Department of Interior Secretary Ken Salazar at press conference May 5, 2010. (source: U.S. Coast Guard via Flickr)

The New York Times has been tracking the Mineral Management Service’s compliance with the moratorium on new OCS/Gulf drilling permits announced by President Obama and Interior Secretary Salazar.

Their finding: MMS continues to issue new drilling and related permits, as well as environmental waivers that assume no environmental impact on activities just like those which resulted in the Deepwater Horizon catastrophe. But MMS and Interior pretend these newly permitted activities are exempt, grandfathered or different. From the Times:

In the days since President Obama announced a moratorium on permits for drilling new offshore wells and a halt to a controversial type of environmental waiver that was given to the Deepwater Horizon, at least seven new drilling permits and five waivers have been granted, according to records.

The records also indicate that since the April 20 explosion on the Deepwater Horizon, federal regulators have granted at least 19 environmental waivers for gulf drilling projects and at least 17 drilling permits, most of which were for types of work like that on the Deepwater Horizon shortly before it exploded, pouring a ceaseless current of oil into the Gulf of Mexico.

Asked about the permits and waivers, officials at the Department of Interior and the Minerals Management Service, which regulates drilling, pointed to public statements by Interior Secretary Ken Salazar, reiterating that the agency had no intention of stopping all new oil and gas production in the gulf.

It’s not surprising that there would have been ongoing activities at previously permitted wells that would be “grandfathered,” even though even those should have been reexmined, because the so-called “moratorium” was supposed to apply to “new permits.” But apparently MMS and Dept of Interior are stretching that concept beyond recognition to minimize the moratorium’s scope.

And Salazar told Congress he’s required by law to grant permits under a 30-day statutory requirement. Apparently, the nation’s executive branch does not have the emergency power necessary to deal with known threats to public and environmental safety.

“We’re also closing the loophole that has allowed some oil companies to bypass some critical environmental reviews,” he added in reference to the environmental waivers.

But records indicated that regulators continued granting the environmental waivers and permits for types of work like that occurring on the Deepwater Horizon. . . .

None of the projects that have recently been granted environmental waivers have started drilling.

However, these waivers have been especially troublesome to environmentalists because they were provided through a special legal provision that is supposed to be limited to projects that present minimal or no risk to the environment.

At least six of the drilling projects that have been given waivers in the past four weeks are for waters that are deeper — and therefore more difficult and dangerous — than where Deepwater Horizon was operating. While that rig, which was drilling at a depth just shy of 5,000 feet, was classified as a deep-water operation, many of the wells in the six projects are classified as “ultra” deep water, including four new wells at over 9,100 feet.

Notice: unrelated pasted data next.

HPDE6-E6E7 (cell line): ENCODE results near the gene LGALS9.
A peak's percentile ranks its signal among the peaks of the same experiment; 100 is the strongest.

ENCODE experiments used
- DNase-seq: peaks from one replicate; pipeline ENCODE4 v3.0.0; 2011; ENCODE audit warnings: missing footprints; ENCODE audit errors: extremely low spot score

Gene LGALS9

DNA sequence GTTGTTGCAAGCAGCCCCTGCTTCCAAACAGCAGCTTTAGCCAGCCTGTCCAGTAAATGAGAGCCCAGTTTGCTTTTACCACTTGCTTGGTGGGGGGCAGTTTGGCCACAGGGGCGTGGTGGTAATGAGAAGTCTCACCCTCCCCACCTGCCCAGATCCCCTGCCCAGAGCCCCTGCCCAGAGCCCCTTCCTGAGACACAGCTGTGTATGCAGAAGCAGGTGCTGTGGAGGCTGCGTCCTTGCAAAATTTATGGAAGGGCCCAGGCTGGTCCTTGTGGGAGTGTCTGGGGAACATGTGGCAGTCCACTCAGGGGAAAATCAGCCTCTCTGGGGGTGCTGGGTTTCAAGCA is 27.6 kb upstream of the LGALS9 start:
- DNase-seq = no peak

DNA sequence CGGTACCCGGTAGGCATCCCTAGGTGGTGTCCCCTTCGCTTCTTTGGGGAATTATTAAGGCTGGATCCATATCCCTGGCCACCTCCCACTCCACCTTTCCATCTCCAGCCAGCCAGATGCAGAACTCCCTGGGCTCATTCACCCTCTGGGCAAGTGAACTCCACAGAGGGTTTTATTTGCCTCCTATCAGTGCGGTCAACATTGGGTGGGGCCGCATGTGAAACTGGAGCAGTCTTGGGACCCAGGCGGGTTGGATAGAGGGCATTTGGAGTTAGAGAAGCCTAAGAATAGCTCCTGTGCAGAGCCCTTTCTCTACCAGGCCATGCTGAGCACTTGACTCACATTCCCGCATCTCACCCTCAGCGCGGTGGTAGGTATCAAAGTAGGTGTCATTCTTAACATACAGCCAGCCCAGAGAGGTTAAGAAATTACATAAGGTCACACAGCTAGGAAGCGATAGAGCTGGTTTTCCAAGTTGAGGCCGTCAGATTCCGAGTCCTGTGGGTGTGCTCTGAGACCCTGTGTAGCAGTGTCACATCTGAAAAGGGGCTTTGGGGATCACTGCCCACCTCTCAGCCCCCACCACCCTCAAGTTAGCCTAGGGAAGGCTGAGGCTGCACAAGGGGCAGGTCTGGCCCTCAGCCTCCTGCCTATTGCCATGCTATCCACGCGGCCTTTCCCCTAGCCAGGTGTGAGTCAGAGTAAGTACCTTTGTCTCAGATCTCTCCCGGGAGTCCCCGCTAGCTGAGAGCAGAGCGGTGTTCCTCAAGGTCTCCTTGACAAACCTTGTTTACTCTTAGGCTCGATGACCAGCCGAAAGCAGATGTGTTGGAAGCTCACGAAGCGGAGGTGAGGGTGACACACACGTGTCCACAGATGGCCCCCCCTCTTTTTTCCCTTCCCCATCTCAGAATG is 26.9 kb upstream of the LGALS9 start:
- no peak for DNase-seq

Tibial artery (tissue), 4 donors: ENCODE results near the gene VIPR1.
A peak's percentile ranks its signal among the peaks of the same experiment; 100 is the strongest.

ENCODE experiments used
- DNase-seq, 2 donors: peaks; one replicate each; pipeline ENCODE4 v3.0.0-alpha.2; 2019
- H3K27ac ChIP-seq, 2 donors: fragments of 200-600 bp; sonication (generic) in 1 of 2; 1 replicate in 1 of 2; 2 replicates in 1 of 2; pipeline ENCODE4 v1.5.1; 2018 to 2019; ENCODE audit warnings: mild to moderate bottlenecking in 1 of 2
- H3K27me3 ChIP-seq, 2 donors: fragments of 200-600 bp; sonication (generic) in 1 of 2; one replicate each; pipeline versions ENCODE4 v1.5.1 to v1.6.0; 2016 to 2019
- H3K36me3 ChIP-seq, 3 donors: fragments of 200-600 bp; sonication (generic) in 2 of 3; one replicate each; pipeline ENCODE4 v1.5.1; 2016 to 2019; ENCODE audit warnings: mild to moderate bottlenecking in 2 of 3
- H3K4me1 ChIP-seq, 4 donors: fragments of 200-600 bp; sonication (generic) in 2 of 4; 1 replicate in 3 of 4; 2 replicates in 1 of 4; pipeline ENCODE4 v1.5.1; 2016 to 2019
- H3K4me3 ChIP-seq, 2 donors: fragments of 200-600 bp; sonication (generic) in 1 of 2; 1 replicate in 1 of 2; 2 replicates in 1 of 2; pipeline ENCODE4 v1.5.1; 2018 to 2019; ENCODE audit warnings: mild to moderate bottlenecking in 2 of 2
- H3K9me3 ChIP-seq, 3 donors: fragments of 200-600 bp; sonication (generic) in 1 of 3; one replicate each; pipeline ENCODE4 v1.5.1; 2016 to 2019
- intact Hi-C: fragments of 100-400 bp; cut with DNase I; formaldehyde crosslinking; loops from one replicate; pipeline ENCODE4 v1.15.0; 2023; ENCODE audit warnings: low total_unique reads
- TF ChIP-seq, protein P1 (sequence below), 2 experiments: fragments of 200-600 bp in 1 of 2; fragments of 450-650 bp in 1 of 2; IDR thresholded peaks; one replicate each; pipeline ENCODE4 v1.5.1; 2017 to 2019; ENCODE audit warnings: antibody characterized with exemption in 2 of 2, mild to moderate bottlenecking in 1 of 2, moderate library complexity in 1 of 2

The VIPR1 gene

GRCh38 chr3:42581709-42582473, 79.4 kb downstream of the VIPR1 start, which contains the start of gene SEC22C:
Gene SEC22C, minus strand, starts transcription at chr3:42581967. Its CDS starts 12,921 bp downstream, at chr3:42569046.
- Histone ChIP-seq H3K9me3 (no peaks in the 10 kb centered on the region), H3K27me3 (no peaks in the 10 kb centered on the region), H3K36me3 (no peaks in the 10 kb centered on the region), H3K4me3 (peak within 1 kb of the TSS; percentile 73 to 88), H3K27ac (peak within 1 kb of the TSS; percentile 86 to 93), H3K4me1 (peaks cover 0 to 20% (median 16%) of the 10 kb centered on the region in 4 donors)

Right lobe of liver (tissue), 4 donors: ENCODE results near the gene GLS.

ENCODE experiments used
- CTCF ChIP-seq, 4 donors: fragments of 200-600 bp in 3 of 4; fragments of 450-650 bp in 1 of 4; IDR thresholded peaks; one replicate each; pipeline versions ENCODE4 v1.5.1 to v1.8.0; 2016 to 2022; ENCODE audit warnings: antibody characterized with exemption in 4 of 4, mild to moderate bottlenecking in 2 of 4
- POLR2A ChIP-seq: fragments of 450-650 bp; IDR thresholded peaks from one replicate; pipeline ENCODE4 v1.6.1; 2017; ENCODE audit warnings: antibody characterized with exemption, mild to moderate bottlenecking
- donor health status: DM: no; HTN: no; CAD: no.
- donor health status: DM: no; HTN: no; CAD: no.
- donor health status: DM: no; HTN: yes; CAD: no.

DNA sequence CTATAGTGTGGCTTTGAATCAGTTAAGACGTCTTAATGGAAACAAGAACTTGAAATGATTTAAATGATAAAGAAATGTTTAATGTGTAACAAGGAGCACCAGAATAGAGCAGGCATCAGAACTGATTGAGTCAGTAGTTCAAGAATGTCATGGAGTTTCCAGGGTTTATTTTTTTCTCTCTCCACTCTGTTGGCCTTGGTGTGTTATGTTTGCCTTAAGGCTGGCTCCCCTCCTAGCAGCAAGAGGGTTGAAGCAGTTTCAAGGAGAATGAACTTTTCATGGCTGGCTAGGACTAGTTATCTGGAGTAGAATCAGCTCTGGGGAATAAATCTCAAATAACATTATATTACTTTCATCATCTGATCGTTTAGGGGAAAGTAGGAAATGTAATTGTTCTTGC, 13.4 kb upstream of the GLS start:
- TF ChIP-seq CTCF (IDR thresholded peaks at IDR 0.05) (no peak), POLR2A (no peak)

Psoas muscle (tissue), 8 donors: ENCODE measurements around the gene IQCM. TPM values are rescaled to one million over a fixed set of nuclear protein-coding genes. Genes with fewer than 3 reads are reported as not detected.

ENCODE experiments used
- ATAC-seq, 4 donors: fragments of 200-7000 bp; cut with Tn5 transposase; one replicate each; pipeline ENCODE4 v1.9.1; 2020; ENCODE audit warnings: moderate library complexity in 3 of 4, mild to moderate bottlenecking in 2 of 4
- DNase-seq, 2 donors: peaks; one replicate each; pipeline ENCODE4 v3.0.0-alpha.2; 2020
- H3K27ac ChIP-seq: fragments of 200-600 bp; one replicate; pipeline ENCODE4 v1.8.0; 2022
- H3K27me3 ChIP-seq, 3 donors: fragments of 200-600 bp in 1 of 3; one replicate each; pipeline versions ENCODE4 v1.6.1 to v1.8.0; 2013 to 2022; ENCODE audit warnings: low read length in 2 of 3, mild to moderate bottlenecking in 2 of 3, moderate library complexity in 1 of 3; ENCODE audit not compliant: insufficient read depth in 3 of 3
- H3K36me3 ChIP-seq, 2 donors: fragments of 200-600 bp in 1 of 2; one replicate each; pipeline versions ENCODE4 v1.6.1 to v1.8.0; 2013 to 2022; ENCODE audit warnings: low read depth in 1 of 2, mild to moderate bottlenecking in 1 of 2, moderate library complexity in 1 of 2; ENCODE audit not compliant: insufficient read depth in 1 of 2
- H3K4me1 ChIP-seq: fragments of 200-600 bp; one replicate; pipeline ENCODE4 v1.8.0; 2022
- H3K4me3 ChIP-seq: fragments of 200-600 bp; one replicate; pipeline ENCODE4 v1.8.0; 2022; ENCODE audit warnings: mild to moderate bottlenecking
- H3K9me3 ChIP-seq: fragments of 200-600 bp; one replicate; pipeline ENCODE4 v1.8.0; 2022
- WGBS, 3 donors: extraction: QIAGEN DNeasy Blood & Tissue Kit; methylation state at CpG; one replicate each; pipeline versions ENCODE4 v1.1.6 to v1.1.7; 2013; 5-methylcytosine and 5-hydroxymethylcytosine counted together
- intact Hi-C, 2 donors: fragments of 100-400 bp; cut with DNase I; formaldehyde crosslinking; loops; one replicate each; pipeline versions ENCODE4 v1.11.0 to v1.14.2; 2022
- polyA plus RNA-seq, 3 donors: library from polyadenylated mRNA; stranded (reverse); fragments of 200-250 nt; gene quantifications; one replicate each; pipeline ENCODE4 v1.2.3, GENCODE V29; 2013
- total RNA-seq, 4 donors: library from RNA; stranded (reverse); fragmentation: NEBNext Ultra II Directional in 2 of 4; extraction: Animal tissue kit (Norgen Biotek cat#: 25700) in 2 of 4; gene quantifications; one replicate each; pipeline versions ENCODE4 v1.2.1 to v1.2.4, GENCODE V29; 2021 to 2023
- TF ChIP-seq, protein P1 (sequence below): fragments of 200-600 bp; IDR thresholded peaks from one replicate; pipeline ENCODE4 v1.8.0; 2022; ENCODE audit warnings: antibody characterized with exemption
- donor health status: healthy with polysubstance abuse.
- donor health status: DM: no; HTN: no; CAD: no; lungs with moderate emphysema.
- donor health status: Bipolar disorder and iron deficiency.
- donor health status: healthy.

In testifying before Congress on May 18, Mr. Salazar and officials from his agency said they recognized the problems with the waivers and they intended to try to rein them in. But Mr. Salazar also said that he was limited by a statutory requirement that he said obligated his agency to process drilling requests within 30 days after they have been submitted.

“That is what has driven a number of the categorical exclusions that have been given over time in the gulf,” he said.

With, uh, all due respect, Mr. Secretary, this reeks of bad faith and deliberately misleading the public, not to mention executive malfeasance in continuing to allow an agency both you and the President described as operating outside the law to risk endangerment of the public and environment. If the original permits were granted through waivers that did not comply with NEPA, then rescind them.

At a minimum, a moratorium on safety-affected activities to assure full compliance should apply to every activity, previously permitted or not, that involves such critical stages as securing/cementing off a new well and for which the reliability of those measures, the Blowout protector and other critical safety and mitigation features has not yet been confirmed.

The Secretary of the Interior is telling us the executive branch is powerless to stop now demonstrated potential threats to public safety by oil rig operators whose initial permits likely never complied with the nation’s environmental and safety statutes in the first place. If anything, Interior and MMS should be pushing to expand the reach of this essential safety check, not minimize it.

Is there any accountability in this Administration? Because this shell game should get some people fired.



John has been writing for Firedoglake since 2006 or so, on whatever interests him. He has a law degree, worked as legal counsel and energy policy adviser for a state energy agency for 20 years and then as a consultant on electricity systems and markets. He's now retired, living in Massachusetts.

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